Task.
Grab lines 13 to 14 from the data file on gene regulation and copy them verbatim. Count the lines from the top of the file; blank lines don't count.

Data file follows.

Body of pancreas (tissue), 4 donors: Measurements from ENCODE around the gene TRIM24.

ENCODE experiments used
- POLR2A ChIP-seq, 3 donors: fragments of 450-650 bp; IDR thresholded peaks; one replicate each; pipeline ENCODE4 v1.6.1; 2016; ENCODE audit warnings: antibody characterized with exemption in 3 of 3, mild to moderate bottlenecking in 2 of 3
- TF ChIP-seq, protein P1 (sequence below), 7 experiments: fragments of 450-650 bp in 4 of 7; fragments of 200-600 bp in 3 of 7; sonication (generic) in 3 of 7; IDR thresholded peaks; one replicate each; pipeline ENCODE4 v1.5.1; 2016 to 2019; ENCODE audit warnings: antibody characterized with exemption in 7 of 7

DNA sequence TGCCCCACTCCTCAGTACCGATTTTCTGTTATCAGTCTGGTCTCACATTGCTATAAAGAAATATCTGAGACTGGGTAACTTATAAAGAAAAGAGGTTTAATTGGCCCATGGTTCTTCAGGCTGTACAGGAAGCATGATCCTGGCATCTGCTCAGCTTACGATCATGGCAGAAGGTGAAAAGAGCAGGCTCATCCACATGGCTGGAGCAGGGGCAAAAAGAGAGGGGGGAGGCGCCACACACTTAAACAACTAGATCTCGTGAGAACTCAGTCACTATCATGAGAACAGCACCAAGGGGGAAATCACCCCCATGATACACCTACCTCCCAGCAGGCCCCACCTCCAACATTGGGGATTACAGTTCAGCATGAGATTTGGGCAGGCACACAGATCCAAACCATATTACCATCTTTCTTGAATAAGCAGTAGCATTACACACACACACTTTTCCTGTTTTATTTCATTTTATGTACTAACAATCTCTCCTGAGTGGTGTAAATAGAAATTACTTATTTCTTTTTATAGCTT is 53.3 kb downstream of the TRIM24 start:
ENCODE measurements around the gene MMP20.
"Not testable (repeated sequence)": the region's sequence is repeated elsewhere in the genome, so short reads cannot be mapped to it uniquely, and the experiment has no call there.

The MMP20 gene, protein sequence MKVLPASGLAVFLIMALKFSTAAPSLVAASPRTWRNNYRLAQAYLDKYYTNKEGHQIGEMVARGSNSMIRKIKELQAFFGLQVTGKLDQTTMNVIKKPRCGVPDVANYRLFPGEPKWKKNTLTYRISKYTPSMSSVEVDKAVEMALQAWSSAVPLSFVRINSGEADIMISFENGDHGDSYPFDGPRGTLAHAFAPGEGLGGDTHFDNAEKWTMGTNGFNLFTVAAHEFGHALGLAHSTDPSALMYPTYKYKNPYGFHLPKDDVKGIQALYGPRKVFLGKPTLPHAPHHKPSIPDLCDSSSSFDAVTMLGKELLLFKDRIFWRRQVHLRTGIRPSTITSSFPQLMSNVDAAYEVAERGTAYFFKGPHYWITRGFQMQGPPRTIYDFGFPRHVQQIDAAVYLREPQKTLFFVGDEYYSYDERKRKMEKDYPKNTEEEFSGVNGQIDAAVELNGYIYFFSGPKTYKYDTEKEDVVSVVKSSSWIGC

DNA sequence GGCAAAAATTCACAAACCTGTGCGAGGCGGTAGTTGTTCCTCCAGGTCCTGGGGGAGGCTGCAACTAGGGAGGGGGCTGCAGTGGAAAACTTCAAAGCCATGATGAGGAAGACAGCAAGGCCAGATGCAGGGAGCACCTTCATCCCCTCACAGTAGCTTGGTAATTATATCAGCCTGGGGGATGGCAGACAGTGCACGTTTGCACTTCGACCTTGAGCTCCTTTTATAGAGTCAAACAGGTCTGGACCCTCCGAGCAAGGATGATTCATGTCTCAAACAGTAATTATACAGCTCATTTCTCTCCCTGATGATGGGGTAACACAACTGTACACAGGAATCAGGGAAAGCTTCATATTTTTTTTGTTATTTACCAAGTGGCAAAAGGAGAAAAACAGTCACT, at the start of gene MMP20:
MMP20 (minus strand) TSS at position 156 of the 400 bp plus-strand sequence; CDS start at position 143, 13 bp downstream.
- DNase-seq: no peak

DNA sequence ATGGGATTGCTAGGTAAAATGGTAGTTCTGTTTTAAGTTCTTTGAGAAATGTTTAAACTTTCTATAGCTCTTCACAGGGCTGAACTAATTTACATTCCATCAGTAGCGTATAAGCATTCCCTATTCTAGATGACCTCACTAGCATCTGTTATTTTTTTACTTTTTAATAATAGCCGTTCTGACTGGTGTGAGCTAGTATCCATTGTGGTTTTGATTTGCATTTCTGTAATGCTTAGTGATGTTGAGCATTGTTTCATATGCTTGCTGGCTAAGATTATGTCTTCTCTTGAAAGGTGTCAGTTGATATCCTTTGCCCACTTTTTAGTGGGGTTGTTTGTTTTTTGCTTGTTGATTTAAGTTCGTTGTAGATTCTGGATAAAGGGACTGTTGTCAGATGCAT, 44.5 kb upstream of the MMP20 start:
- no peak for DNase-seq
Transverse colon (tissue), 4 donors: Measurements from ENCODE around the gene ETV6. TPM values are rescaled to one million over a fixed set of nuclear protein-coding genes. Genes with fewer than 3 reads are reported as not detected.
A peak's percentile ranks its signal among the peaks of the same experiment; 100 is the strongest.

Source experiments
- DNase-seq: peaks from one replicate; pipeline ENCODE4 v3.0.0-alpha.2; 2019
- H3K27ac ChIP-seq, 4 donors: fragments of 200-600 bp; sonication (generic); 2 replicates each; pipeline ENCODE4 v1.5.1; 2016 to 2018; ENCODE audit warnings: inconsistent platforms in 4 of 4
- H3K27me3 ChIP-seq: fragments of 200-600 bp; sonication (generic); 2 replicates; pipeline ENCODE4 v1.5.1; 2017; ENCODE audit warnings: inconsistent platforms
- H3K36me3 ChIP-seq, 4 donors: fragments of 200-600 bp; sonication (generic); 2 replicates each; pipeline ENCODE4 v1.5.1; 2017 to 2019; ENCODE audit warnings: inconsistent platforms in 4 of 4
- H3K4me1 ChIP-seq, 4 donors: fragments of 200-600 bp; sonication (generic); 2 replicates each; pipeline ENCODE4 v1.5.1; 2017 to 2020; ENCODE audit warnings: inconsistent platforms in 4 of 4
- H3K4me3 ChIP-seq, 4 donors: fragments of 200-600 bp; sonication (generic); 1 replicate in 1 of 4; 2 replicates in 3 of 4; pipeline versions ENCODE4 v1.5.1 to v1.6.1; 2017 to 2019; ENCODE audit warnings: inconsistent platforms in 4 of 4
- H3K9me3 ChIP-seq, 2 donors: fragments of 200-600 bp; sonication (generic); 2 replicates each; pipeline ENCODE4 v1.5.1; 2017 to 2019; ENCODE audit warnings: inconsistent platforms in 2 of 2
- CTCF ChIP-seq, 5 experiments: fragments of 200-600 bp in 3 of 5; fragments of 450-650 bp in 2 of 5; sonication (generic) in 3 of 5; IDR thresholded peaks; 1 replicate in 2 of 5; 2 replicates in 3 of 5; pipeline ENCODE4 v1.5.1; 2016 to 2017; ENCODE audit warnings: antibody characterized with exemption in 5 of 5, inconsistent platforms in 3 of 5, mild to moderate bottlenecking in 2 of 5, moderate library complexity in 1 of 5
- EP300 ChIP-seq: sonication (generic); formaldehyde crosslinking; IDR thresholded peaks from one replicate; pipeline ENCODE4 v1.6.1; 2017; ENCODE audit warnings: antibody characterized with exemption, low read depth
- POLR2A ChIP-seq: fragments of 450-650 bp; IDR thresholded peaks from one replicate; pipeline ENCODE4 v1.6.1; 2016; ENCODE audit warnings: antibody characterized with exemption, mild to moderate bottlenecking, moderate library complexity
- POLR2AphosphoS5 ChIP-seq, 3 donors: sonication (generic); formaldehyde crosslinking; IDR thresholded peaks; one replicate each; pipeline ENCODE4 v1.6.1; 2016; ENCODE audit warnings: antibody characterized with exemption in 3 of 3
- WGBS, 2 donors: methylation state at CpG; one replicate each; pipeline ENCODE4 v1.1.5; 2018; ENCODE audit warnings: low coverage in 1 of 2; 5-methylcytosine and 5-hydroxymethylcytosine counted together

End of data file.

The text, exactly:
- no peak for DNase-seq
Transverse colon (tissue), 4 donors: Measurements from ENCODE around the gene ETV6. TPM values are rescaled to one million over a fixed set of nuclear protein-coding genes. Genes with fewer than 3 reads are reported as not detected.